It’s interesting how you get involved with another person and you know it’s right. There’s something which connects you and you can’t really define it or put any explanation to why this one rather than the million or more others out there who are reasonably available no matter what age you are, what you look like or any other criterion which you may think matters. We all call it love largely for want of more imagination since the word is so hopelessly debased in current usage. Still, it’s a word that’s been around a long time and I reckon it does fairly well to get the idea across about how there is this someone in your life that you can’t imagine not being there and you still surviving. Well, not for too long anyway.

But while all that’s said, there’s still this strange business that we never fully know the other one. No matter how long you’ve been together (in our case it’s a very long time), how many places you’ve been to, how many things you’ve done, how many arguments you’ve had, how many times you’ve forgotten why you even had the argument, how many times you’ve slept together (and how many of those times were after you had sex), there is still a mystery. Maybe that’s what keeps you together. That ultimate unknowability of the other. The fascination of someone who isn’t you, has a separate being and personality, a unique take on the world.

For very many years I have known that every day brings forth something new. Almost never do I pull the sheets up and nod off to dreamland without recognising that today I had a new experience unlike any before. Or I learnt a new fact. Or the one I love revealed yet another facet of herself that I hadn’t seen previously. It’s quite wonderful and apparently it’s an endless possibility. So I’m very glad she’s back.

Here’s a poem to finish, and since it’s about love, it had to be a sonnet, Right?

Can it be Different Now?

Know that you were loved
In the break of day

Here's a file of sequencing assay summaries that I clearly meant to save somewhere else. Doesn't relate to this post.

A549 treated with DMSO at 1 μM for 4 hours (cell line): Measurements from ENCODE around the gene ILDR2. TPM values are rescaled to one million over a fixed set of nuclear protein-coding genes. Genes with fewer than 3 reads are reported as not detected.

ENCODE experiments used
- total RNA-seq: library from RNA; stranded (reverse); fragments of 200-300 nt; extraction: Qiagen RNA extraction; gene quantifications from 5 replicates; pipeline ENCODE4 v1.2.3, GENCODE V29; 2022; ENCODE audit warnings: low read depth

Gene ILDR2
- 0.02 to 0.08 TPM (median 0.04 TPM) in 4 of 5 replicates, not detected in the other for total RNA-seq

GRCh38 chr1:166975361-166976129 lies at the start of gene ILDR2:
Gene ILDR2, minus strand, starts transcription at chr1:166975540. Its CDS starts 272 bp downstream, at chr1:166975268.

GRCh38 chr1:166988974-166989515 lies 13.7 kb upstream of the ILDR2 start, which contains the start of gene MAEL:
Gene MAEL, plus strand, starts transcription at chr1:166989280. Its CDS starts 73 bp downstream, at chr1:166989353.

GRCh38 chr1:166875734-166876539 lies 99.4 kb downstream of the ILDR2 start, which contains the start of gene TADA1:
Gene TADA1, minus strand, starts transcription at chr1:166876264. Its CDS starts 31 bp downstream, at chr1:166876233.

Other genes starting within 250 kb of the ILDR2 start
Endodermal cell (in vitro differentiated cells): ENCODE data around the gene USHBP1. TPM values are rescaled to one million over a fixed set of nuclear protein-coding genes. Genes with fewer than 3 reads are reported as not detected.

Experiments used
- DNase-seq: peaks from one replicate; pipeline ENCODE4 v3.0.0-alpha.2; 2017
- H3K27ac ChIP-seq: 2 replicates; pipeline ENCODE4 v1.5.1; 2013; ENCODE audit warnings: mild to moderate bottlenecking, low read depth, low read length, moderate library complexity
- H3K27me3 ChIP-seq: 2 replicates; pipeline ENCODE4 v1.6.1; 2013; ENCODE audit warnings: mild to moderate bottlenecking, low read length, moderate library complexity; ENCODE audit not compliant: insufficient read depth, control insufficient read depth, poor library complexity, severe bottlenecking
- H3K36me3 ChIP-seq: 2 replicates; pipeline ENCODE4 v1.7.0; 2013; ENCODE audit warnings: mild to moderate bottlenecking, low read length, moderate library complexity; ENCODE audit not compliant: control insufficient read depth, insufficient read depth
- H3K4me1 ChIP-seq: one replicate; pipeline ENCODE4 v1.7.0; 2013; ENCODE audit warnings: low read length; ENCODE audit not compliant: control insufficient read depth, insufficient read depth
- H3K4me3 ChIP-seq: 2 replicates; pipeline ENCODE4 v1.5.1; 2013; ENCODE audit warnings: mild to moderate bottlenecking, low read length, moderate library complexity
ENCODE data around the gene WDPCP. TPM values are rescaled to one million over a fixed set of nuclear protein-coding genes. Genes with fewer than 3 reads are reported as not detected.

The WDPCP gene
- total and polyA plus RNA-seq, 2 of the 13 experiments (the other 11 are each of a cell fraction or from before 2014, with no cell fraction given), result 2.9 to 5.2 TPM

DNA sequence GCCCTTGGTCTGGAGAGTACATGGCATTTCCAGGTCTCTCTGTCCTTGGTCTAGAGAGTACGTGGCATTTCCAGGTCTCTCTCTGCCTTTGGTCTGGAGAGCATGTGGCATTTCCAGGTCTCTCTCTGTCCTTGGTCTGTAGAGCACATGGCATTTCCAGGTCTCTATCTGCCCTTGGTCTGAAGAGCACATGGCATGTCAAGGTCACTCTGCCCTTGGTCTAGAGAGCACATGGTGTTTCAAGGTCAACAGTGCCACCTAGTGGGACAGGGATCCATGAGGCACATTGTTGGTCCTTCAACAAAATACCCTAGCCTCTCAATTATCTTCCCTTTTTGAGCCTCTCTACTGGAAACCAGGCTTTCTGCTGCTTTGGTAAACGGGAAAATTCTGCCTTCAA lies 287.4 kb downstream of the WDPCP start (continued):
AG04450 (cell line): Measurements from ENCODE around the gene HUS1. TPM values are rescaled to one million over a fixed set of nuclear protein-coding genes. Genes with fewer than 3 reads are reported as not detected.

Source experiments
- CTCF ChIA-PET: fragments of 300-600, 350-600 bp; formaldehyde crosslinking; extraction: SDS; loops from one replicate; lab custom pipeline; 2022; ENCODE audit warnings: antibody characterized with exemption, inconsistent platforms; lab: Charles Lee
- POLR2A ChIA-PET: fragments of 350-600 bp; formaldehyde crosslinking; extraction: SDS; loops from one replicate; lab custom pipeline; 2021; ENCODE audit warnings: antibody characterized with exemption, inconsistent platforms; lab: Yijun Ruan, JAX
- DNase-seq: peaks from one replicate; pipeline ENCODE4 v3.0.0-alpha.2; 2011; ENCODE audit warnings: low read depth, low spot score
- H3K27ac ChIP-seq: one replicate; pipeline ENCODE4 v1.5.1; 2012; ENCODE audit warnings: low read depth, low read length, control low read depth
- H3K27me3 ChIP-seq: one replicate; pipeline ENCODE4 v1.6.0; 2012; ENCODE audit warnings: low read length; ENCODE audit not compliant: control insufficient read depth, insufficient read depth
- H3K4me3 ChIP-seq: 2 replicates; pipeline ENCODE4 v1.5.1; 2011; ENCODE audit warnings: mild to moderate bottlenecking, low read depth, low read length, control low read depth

When sunlight had moved
The shadows from where you lay
And as the night fell
Scattering stars in its wake
Like the casting of a spell
Love was there for you to take.

Can it be different now?
Only the years have passed by
Day and night are the same
Can anything here disallow
The moon to rise or the sun to lie
Or love to echo the sound of your name?

Ruari Jack Hughes

That’s What Friends Are For

Just shared a BBQ dinner at our place with two of my closest friends. I’ve known Robin for 45 years and Alan for not much less. Yet it’s not like we see each other often (though that may change since they’ve recently moved to the same suburb). It’s not the frequency of contact however, that makes some people the sort of friends who you feel are a part of your life and always will be. There’s little to distinguish these true friends from family. You can go sometimes for years without seeing each other and then pick up the conversation as if it was just a day or two since you were last talking. There’s a level of affection that’s more than just ‘friendly’. Friends in this category of relationship are the ones who give back to you. Every time you see them (or even just think about them) there is the knowledge that you have been confirmed as who you are. Your sense of yourself is reinforced in the recognition that you are someone important to the other. It is of course, another form of love.


An epigram for the day:


Love is always there

In our lives and in our hopes

Making all things well

Ruari Jack Hughes